It seems we can’t go more than 24 hours without hearing about the latest and greatest data breach affecting millions. These headlines are worrisome and has lead to many sleepless nights for business leaders at small and medium-sized businesses.
When it comes to cloud security, ensuring your sensitive data remains secure is a bigger challenge than ever. Cyberattacks are on the rise, and according to "The State of Ransomware 2020" report, businesses are attacked by cybercriminals every 11 seconds. The cost of these increasing attacks is anticipated to be around $20 billion by 2021. So how can your small to medium-sized business (SMB) protect against these organized cyberattacks? Below we review data loss prevention (DLP), which is part of a multi-layer security strategy. DLP is designed to stop the accidental (or intentional) loss of sensitive information from an organization's network, before it's too late.
Today, applications and files are no longer all contained within your four walls. Your staff may work from home or is on the move which means they are accessing your company's data and apps from multiple locations and on multiple devices. Your business might require complex passwords, but in reality, your staff is most likely using the same passwords across personal and business accounts, and the cybercriminals know it. To keep your data secure, you need to know who is knocking at the door before you let them in. This is what multi-factor authentication (MFA) is designed for. Read on to lean more about what MFA is and how it works.
Have you noticed consumer and business sites including mobile applications requiring multiple steps to verify who you are? Perhaps you’ve set-up a multi-step verification method to access your bank or personal email account? This security measure is growing in popularity as most data breaches today begin
Now more than ever your employees are working on personal devices. A recent Microsoft study reported that 67% of people use personal devices in the workplace. Tasks such as sending emails, reviewing documents, accessing applications, and other business productivity actions are performed on personal devices daily. Employees work on their own devices as a matter of convenience and, for the business, the productivity benefits are appealing. Be informed about the benefits and risks of this growing trend, and learn how you can manage and secure your sensitive company data.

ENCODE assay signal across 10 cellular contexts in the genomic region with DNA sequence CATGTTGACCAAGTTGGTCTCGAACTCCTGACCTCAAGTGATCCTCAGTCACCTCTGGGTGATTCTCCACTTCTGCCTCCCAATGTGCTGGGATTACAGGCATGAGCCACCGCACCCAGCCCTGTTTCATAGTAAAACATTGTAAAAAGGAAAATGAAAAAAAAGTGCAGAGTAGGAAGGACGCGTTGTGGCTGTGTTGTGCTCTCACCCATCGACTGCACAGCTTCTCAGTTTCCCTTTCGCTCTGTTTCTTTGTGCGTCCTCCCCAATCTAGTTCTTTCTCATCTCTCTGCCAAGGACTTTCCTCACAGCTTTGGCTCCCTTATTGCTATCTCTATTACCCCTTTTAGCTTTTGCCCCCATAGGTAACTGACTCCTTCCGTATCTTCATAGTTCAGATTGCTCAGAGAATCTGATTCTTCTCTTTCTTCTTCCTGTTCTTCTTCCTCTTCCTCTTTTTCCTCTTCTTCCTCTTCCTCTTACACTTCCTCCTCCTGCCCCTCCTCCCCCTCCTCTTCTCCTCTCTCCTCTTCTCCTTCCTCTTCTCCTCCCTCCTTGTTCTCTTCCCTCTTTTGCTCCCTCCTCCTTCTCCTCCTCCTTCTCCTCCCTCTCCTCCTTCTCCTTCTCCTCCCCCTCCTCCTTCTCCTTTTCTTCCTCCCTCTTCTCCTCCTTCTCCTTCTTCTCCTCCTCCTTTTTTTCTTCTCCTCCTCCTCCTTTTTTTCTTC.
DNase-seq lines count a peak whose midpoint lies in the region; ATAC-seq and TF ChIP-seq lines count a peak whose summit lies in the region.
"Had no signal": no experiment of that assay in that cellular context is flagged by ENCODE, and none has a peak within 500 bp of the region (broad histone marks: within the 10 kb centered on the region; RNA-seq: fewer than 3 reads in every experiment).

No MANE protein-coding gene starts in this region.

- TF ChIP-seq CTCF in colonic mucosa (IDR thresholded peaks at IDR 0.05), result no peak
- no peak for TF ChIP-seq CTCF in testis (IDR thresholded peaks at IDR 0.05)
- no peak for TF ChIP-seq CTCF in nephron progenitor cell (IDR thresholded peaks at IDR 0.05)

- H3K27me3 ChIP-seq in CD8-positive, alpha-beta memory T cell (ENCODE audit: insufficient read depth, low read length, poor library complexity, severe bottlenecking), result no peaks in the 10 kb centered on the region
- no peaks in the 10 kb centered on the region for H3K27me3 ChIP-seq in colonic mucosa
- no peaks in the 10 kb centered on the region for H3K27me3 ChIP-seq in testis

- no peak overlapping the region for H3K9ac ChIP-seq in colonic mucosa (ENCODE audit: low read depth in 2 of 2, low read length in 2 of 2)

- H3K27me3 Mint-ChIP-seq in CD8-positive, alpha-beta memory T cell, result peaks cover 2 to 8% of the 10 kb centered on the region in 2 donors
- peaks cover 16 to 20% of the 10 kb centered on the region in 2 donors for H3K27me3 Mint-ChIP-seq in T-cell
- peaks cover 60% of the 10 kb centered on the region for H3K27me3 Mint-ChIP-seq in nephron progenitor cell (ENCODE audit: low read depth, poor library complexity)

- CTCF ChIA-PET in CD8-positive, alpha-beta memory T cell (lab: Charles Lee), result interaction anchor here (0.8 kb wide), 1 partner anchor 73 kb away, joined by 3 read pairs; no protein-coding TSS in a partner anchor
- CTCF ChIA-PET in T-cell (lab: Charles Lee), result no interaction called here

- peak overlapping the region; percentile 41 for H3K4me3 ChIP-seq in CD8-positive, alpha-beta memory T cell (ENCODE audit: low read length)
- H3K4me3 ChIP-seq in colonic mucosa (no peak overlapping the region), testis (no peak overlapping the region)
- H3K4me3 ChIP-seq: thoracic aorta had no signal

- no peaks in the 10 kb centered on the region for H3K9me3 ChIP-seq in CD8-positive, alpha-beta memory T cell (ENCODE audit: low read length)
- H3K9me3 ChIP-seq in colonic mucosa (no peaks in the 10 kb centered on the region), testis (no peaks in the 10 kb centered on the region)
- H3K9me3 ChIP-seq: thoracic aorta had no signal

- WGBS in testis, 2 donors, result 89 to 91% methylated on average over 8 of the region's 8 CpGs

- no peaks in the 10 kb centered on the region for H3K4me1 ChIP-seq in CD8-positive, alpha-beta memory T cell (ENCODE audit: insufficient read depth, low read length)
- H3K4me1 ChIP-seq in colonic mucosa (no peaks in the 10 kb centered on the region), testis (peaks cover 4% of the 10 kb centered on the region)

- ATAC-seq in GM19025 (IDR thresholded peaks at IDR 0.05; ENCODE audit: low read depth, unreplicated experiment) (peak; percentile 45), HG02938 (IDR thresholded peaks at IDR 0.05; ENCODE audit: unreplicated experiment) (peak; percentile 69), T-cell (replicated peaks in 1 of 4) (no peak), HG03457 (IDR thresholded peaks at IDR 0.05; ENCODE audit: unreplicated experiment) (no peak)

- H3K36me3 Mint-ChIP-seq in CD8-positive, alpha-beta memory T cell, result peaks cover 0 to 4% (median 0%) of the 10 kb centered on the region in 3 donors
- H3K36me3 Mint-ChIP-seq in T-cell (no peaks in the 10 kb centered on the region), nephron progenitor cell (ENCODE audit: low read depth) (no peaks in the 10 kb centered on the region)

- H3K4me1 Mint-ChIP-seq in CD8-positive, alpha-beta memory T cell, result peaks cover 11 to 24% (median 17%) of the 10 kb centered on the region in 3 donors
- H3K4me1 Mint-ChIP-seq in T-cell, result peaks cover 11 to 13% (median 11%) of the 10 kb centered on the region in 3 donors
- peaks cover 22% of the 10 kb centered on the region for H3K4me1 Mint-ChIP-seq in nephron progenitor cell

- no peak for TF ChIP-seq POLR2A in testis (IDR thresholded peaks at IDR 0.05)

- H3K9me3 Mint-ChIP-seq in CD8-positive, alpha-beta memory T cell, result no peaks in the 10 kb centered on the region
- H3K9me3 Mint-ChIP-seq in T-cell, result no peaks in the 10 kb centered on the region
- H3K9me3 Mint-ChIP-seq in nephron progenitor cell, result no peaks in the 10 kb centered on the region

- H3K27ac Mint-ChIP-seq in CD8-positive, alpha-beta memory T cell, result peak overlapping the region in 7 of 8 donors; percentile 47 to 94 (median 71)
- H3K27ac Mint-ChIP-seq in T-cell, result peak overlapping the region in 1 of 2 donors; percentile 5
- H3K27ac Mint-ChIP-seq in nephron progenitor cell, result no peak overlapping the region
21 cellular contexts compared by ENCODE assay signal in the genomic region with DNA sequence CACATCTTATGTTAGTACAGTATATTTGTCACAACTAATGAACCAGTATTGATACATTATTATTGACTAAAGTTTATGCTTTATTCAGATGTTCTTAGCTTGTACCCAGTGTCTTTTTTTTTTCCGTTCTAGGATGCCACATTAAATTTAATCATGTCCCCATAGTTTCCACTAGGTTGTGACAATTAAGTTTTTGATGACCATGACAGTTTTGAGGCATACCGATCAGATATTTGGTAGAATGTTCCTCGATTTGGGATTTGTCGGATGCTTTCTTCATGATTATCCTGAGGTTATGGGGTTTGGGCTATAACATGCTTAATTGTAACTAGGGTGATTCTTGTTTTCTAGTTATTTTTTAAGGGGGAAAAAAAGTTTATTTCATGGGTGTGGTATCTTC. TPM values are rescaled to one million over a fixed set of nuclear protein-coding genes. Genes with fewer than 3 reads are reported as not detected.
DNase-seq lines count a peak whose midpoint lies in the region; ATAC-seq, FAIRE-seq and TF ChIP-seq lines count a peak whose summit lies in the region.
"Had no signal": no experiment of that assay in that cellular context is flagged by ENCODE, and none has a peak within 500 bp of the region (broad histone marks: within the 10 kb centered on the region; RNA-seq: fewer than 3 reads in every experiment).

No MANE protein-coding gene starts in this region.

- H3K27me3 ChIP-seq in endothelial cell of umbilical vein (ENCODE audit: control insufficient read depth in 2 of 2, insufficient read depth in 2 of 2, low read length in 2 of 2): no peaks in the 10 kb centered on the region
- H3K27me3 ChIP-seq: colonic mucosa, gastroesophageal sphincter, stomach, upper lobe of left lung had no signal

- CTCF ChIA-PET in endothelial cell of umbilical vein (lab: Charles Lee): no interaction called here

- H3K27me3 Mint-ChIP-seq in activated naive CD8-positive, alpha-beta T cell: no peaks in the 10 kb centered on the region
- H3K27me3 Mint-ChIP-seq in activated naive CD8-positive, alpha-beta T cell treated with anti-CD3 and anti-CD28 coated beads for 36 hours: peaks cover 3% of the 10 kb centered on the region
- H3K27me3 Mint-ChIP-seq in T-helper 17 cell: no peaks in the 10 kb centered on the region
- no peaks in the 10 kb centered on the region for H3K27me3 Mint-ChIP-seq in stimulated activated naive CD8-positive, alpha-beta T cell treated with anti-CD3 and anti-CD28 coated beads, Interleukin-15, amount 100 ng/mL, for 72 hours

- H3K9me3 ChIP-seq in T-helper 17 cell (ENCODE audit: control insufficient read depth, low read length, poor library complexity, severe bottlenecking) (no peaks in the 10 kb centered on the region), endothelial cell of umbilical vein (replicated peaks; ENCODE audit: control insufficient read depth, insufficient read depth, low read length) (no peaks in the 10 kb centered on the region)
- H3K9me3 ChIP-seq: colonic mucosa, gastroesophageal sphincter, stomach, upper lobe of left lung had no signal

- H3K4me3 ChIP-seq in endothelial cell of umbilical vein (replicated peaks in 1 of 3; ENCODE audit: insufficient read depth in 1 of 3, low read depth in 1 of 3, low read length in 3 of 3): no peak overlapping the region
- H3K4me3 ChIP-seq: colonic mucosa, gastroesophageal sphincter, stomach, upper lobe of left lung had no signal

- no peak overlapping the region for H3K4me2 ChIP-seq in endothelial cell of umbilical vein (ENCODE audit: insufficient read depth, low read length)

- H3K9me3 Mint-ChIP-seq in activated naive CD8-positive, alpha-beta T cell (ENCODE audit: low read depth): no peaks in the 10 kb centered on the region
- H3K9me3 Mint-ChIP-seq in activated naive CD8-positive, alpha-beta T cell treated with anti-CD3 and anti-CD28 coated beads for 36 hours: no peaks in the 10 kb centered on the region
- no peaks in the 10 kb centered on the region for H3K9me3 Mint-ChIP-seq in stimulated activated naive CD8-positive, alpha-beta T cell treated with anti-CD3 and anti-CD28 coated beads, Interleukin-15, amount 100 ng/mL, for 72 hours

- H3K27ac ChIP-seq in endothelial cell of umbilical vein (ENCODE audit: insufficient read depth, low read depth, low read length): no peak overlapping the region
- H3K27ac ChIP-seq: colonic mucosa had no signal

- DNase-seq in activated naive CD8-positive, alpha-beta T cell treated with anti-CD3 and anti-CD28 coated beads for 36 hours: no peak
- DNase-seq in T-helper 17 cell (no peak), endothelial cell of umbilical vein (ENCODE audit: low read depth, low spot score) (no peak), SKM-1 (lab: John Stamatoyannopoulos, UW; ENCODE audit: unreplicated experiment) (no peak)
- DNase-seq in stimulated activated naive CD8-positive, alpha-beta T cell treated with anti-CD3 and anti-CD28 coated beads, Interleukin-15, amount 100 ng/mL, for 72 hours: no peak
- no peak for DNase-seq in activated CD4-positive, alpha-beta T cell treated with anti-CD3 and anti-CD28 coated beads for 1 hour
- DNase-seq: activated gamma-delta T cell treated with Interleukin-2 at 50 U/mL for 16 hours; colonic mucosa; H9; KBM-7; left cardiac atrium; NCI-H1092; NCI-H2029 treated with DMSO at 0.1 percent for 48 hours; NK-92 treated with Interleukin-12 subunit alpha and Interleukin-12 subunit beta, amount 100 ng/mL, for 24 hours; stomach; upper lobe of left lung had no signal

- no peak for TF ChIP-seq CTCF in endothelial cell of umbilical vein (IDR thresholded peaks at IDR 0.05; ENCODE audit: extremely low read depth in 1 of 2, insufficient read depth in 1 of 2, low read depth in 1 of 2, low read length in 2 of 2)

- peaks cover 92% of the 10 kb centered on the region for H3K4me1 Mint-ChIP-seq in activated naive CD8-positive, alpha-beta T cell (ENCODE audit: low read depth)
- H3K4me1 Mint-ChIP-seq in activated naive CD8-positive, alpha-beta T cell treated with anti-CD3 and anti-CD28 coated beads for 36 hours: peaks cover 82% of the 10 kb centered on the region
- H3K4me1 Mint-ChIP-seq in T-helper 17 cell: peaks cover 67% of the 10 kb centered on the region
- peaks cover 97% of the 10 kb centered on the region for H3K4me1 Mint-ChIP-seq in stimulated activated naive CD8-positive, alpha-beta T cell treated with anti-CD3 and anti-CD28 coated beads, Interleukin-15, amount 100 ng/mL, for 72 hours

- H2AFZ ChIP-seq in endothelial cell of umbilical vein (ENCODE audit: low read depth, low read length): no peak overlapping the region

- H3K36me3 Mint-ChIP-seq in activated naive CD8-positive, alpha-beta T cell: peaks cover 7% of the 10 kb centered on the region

As you begin to adopt cloud-based services, your network becomes more expansive and potentially more porous. Today, you most likely have employees working remotely using a mix of personal and company issued devices to access your network and its critical data. It may be the case that your data is now being shared and stored in platforms that may not be approved or known by your IT department. These examples demonstrate vulnerabilities within your network and we outline the cloud security essentials your business should have in place to reduce and mitigate cloud threats.
As a business leader, keeping your sensitive company data secure is a top priority. As your organization adds more security controls, access to applications may have become more cumbersome. You and your staff are required to sign-in to multiple systems daily, each has its own set of credentials (usernames and passwords) and authentication methods. It's easy to lose track of credentials, and IT administrators are getting bogged down with password resets in addition to applying security policy enforcement within each of the various applications.
Current events have forced many businesses into quickly enabling staff to work from anywhere at any time. Desktops were replaced by laptops that could be taken home, staff using personal devices to access company data, and quick adoption of cloud and mobile apps. The ability to keep your business running took precedence over strategic planning, and now is the time to enable your remote workforce to be productive and secure. This mobile workforce evolution comes with many benefits, but if it’s not approached with careful thought and planning, it can also come with a unacceptable level of risk.
Has your small and medium-sized business (SMB) moved to the cloud, but not enabled Multi-Factor Authentication (MFA)? This tool is a proven game-changer for data security in the fast-growing shift to remote work. So why do statistics show that enforcing MFA within organizations is very low? MFA is part of your cloud services and simply needs to be enabled and enforced to provide secure end-user access to your corporate data. Here is a look at some revealing statistics that show just how important enabling MFA has become to keep the cybercriminals out of your network.
For years now, multi-factor authentication (MFA) has been at the top of cybersecurity best practice lists. MFA has proven to curb data breaches due to compromised credentials (usernames and passwords). According to Microsoft, 99.9% of cyber-attacks on company accounts are preventable with properly deployed MFA. This is a statistic no business leader can afford to ignore.